Here There Be Monsters
Paul’s post of this Sunday past sent me on a quest…
…and what’s a quest without a beast to tame?
Paul was searching for literary lizards, dragons or reptiles who were portrayed as anything other than evil. For no reason other than when I have an answer in my head that is only half-formed I become obsessed with finding the full answer, I spent the better part of Sunday evening pulling apart the haphazard organization that is my book shelf. You see, I was certain that somewhere in there was a book with a heroic little lizard—a book I read often as a child.
Alas, after hours of searching I was unable to find the book. Either I’m misremembering it, or, more likely, I simply didn’t have the book any longer. However, during my questing I did come across a knot of children’s books from my youth. My mother gave these back to me for Christmas a few years ago, and since then they have sat in a secluded, protected corner of my bookshelf.
The bulk of the collection consists of twenty-two books from a series called Serendipity, written by Stephen Cosgrove and illustrated by Robin James. And low and behold, tucked in the pages of these obsessively well-maintained books, are a few semi-heroic, and very cuddly, lizard-kin.
Serendipity is the eponymous character, from the eponymous book in the Serendipity series. Serendipity is a sea serpent who is born alone, but befriends several aquatic animals, and takes it upon herself (I’m calling her a female for no other reason than her bright pink color) to protect the seas from pollution by cleaning up the messes causes by careless humans.
In Search of the Saveopotomas, is a story about a Hoardasaurus, a nervous little dinosaur who is so concerned about keeping his meager possessions safe from pilfering, that he’s worrying his life away. A friendly bird helps him redistribute the items he doesn’t use to other dinosaurs who can use them, and to deposit his silver in a cave with the legendary Saveopotomas.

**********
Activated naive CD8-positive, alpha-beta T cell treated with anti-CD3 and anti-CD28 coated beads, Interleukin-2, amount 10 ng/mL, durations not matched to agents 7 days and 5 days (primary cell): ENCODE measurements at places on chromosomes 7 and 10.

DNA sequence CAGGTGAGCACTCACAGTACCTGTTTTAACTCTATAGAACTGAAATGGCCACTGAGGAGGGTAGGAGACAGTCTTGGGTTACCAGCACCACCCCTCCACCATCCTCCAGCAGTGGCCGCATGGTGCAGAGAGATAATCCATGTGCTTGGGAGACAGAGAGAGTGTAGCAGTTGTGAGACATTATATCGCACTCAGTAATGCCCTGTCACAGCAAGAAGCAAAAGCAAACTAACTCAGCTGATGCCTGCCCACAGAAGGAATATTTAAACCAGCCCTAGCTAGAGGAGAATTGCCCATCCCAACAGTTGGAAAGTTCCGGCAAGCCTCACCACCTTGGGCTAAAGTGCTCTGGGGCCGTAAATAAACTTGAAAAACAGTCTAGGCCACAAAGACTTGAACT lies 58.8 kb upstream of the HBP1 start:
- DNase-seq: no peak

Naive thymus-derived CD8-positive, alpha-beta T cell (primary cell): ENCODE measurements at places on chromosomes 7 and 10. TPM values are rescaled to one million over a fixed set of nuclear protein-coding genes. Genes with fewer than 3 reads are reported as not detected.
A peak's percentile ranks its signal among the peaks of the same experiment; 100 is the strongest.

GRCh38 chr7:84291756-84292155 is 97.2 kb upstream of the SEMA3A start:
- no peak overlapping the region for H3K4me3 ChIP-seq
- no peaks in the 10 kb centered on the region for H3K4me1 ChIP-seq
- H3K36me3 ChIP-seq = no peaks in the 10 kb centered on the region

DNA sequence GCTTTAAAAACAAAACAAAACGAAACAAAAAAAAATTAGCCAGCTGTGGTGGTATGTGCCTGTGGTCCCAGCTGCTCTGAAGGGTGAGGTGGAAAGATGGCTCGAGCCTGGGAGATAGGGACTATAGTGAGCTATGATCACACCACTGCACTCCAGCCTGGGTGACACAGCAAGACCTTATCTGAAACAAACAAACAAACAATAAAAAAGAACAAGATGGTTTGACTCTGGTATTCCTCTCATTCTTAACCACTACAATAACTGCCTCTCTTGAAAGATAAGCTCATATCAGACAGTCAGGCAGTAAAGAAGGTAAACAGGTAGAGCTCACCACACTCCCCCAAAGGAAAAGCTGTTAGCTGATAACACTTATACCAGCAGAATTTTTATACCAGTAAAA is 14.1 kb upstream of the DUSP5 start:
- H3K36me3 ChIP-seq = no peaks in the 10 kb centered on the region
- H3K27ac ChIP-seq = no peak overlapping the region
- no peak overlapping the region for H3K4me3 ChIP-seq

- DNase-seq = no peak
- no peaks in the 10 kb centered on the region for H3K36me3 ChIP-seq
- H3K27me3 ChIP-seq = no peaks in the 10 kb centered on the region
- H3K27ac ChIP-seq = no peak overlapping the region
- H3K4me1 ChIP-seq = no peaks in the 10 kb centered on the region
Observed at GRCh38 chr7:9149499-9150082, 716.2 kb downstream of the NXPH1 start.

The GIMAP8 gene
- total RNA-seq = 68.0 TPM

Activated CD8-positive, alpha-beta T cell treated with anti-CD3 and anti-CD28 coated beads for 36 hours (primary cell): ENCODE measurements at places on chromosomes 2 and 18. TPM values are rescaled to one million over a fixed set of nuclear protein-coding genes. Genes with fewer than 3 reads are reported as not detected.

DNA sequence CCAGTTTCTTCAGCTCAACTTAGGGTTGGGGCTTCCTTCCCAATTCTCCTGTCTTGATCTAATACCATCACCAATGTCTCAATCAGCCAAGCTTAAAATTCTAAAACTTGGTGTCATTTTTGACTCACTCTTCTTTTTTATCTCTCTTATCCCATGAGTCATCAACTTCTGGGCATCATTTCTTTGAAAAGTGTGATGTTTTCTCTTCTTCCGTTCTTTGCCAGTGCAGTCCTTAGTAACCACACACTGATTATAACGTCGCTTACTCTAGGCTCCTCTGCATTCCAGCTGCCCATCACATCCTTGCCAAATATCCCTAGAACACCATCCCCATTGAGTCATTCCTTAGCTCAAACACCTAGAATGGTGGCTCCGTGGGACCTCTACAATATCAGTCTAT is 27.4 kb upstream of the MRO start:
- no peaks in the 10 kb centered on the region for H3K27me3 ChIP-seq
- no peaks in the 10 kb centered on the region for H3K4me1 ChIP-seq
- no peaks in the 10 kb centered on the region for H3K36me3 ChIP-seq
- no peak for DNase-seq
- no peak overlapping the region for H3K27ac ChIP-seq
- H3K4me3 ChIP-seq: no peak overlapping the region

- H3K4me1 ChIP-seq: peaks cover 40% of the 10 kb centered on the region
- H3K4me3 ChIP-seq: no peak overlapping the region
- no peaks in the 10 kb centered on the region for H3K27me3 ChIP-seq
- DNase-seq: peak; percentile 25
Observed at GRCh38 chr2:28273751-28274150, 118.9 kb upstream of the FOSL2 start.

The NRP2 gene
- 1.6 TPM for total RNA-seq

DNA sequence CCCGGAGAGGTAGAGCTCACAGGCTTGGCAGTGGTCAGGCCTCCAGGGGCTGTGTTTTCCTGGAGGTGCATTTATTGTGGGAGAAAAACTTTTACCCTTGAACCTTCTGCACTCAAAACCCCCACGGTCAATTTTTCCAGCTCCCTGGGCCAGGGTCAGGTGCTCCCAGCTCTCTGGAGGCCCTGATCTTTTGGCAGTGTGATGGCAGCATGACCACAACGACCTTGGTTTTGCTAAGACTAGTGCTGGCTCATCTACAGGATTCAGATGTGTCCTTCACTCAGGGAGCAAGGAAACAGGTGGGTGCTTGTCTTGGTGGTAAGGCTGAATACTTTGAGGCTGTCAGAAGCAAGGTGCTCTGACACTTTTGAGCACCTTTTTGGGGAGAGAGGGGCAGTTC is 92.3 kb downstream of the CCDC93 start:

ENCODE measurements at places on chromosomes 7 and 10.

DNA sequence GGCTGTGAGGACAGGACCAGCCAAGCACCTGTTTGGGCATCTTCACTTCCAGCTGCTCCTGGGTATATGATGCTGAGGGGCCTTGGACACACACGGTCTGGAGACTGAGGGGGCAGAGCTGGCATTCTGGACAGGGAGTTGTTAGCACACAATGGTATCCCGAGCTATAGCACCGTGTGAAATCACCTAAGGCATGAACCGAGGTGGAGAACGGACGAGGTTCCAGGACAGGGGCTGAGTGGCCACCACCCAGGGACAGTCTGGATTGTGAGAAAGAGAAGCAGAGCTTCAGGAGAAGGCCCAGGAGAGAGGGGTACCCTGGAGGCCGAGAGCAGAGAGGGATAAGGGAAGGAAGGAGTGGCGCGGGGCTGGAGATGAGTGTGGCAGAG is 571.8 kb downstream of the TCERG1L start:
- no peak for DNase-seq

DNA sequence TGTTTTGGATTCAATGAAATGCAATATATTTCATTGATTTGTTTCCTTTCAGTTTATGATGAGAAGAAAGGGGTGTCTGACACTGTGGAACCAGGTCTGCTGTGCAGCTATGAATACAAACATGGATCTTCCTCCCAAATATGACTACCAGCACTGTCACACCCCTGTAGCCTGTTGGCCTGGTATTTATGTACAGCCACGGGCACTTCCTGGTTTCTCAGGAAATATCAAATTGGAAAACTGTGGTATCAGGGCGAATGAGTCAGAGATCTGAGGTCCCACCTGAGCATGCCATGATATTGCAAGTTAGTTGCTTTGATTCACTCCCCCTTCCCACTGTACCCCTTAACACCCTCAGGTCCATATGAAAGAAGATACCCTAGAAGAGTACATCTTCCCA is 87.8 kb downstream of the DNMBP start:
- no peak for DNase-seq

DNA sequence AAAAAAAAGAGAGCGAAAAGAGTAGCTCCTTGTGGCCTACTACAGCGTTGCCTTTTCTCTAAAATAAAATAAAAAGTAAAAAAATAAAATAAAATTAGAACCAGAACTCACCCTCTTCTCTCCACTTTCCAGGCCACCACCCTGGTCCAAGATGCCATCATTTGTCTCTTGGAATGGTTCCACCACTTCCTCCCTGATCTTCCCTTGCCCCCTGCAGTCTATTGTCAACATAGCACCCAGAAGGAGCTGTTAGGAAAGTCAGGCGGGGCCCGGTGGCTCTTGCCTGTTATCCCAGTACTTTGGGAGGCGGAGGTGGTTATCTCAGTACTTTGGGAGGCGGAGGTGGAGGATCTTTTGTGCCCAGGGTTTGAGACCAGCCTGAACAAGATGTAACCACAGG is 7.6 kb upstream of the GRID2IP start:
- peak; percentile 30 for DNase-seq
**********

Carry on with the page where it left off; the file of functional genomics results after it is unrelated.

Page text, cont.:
My favorite of the lovable lizards is The Muffin Muncher, a dragon who’s used his fierce appearance to demand tax of tasty muffins from a nearby castle teeming with bakers. But he extracts so many muffins that the inhabitants simply stop making them because they can no longer afford to stoke the ovens to bake enough to satisfy the dragon and still turn a profit. So a brave baker goes out to reason with the dragon. They come to an agreement where The Muffin Muncher will stoke the ovens, and the bakers will provide him with the tasty treats he desires.
While I’m not certain, these pudgy pacifists are quite the kinds of characters Paul had in mind—they’re not exactly famous and aren’t particularly heroic—they certainly satisfy the criteria of not being the bad guys.